Re: Conlang T Shirt
|From:||Grandsire, C.A. <grandsir@...>|
|Date:||Friday, October 29, 1999, 7:35|
Gerald Koenig wrote:
> >From: "Grandsire, C.A." " <grandsir@...>"
> >Subject: Re: Conlang T-shirt
> Really, what is the semantics of "Your language goes here" in English?
> I imagine a situation where a host says to a guest, "Your coat goes in
> this closet". Is it an imperative? I don't think so. It's like saying
> "Your coat belongs in this closet". It's information about the way
> things are done. Or a math teacher could say to a student, "The tens go
> in the second column from the right." It is a convention.
> It borders on an imperative but it doesn't seem to have the serious
> consequences that the subjunctive requires.
Then not only I stick to my interpretation, but you showed me I was
right, because as for your example of the math teacher, in French the
math teacher would typically say: "Ecrivez les dizaines a gauche des
unites". In French the imperative can have simply a meaning of
description, saying "the convention is this one" and inplying that you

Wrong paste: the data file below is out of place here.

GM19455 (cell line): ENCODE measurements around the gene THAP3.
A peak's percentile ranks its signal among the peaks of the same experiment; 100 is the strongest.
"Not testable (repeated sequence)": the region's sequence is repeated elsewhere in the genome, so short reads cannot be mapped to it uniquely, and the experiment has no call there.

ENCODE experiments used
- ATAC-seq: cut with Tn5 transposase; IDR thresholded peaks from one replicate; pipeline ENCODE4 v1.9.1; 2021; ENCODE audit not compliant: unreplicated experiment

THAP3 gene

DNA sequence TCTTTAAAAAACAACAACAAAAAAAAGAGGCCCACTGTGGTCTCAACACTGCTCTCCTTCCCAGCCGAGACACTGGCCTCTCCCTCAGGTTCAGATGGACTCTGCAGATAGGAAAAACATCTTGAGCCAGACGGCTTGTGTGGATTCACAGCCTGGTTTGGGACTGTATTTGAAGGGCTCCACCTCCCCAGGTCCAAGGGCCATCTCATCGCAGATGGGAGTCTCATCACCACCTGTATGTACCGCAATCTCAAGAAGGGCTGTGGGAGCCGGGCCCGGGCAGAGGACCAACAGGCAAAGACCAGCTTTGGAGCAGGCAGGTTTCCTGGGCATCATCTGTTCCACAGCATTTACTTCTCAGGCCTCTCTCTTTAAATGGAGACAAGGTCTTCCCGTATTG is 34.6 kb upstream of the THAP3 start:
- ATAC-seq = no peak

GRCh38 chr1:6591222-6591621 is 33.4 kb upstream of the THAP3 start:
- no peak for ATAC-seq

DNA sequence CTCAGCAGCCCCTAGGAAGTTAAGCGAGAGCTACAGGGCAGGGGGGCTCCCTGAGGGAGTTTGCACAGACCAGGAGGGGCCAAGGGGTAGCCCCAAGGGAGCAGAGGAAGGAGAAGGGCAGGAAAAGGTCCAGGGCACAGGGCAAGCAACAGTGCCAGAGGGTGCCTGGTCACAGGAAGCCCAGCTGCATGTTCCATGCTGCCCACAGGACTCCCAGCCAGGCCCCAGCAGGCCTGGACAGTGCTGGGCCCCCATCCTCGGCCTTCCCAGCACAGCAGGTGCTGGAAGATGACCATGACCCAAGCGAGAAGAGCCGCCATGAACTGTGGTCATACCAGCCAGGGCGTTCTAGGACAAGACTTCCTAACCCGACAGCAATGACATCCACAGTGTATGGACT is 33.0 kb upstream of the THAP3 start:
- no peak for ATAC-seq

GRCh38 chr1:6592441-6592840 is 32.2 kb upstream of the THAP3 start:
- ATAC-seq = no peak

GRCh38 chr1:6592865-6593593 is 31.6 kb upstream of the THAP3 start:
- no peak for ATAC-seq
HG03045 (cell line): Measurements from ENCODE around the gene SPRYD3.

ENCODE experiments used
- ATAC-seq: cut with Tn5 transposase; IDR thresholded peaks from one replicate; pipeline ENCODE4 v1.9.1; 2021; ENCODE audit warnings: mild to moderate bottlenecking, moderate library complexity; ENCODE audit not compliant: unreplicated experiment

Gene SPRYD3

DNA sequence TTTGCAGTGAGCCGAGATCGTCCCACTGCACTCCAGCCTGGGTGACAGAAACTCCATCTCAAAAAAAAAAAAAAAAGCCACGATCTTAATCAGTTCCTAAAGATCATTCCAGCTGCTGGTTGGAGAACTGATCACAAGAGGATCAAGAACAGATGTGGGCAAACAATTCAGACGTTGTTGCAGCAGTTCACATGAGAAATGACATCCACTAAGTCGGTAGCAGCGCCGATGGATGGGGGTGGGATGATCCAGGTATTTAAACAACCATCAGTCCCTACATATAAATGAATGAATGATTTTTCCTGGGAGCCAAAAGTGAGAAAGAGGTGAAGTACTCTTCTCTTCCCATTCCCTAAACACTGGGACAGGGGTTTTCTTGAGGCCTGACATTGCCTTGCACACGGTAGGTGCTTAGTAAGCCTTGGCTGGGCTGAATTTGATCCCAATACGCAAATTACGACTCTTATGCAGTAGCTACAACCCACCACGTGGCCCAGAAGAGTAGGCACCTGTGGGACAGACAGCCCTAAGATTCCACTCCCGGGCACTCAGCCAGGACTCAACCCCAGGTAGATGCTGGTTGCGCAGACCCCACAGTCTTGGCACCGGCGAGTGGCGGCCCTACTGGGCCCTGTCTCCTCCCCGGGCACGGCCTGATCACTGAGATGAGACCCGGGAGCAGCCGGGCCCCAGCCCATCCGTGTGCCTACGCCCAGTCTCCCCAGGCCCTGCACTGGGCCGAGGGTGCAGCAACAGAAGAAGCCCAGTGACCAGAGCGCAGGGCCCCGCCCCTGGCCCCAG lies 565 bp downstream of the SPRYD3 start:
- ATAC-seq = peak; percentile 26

will have to stick to it, but not giving you any order. There are a lot
of examples in French (especially in school) where explanations are
given in the imperative form. It is not the semantics of the English
sentence that count here, but the semantics of the French sentence. The
sentence would really become an order (and wouldn't fit anymore) if it
was added "s'il vous plai^t" after. But without it, it can mean simply
So the sentence "Mettez votre langue ici" seems to me the best one.
> Then again, I can imagine another situation where I am applying my
> update sticker to my license plate and the instructions from the
> California Motor Vehicle Department say "This sticker goes here" with a
> diagram. It's an order, it has consequences.
This was also one of the ways I saw it, and the first reason why I gave
this translation first. But you showed me that even without any idea of
order, the imperative could still be used.
> Well, anyway, my translation for NGL just begged the question by
> simply calqueing the English, there's no attempt at interpretation.
> Some languages may not allow that.
The French calque seems for me too ackward, so except if Mathias has a
better idea, I think Fabian should stick to my sentence "Mettez votre
> "Your signature goes here"
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